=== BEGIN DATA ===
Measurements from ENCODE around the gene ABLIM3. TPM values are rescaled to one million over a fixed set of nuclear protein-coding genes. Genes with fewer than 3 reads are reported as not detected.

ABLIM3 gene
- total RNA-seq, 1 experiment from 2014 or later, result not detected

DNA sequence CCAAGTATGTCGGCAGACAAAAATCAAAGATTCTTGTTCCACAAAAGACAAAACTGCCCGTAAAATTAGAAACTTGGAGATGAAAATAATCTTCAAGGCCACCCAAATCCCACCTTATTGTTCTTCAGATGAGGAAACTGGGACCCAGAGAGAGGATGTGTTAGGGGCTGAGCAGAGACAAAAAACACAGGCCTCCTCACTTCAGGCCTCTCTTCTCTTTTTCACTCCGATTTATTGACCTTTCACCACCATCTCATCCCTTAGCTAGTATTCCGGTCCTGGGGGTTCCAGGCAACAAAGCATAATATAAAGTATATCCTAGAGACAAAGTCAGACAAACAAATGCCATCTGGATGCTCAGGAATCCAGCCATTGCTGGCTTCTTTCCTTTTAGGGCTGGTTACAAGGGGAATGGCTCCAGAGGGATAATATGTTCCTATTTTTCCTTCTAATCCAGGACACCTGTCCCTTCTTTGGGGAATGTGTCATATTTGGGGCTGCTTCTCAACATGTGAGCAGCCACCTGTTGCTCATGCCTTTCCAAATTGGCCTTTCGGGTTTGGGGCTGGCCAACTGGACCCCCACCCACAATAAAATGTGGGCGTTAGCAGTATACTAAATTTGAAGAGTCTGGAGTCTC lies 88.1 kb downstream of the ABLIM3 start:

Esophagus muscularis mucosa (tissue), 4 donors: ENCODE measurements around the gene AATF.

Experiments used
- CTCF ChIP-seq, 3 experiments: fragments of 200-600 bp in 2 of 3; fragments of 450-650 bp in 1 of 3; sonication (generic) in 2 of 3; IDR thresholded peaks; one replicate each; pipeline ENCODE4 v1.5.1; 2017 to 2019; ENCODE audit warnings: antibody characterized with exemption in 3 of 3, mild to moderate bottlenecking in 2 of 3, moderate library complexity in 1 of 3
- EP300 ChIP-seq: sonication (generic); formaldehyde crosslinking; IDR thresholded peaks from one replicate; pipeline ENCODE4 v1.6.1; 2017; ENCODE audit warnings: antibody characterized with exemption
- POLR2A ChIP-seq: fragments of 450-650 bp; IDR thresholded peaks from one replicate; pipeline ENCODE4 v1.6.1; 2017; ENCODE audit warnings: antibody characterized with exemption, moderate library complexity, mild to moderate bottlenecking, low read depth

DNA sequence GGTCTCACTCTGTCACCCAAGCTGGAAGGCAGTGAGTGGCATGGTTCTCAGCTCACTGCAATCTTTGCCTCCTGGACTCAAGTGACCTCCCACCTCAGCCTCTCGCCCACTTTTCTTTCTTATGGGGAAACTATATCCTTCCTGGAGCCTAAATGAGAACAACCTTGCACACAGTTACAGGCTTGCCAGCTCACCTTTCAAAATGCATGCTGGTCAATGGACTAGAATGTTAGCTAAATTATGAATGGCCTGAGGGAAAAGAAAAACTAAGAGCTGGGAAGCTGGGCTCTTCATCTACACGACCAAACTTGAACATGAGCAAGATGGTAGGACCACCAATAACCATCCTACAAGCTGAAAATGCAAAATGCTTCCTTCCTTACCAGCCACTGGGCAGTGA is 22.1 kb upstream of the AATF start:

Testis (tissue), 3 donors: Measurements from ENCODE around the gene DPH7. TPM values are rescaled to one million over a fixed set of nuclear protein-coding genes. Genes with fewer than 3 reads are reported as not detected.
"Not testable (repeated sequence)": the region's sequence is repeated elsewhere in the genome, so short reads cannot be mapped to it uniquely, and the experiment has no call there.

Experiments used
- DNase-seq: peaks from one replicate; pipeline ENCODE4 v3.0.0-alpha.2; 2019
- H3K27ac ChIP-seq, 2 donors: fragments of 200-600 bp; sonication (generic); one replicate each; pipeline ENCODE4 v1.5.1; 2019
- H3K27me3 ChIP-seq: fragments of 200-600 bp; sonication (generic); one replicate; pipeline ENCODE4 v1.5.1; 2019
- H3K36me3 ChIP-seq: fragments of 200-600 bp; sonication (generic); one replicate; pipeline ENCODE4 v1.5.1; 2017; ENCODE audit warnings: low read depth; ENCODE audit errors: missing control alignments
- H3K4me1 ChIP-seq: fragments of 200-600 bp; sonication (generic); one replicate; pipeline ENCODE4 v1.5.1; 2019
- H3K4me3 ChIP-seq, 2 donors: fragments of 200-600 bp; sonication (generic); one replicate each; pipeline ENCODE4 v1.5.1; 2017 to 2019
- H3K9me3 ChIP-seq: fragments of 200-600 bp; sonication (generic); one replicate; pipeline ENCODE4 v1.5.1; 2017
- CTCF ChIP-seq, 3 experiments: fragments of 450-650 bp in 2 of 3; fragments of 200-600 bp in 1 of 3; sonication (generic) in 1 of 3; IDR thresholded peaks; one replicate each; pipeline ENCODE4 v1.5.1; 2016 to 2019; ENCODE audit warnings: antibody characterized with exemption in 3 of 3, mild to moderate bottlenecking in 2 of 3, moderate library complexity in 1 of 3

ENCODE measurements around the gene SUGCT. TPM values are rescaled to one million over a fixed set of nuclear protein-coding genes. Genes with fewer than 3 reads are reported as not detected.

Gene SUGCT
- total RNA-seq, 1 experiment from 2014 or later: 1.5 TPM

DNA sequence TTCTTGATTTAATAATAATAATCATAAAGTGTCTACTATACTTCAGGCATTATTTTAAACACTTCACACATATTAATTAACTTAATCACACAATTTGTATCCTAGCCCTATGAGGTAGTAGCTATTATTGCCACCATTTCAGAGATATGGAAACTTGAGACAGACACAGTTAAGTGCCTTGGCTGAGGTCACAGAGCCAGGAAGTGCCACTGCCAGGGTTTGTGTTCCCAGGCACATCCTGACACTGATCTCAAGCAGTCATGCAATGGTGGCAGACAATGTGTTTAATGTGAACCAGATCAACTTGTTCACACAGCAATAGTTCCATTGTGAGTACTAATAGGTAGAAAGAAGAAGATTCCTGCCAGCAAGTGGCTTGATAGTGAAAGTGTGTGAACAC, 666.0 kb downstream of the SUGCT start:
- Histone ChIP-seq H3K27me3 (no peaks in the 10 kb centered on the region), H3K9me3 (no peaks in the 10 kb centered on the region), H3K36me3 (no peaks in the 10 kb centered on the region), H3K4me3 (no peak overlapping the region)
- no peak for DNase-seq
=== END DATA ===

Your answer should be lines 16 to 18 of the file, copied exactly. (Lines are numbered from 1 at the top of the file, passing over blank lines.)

- H3K27me3 ChIP-seq: fragments of 200-600 bp; sonication (generic); one replicate; pipeline ENCODE4 v1.5.1; 2019
- H3K36me3 ChIP-seq: fragments of 200-600 bp; sonication (generic); one replicate; pipeline ENCODE4 v1.5.1; 2017; ENCODE audit warnings: low read depth; ENCODE audit errors: missing control alignments
- H3K4me1 ChIP-seq: fragments of 200-600 bp; sonication (generic); one replicate; pipeline ENCODE4 v1.5.1; 2019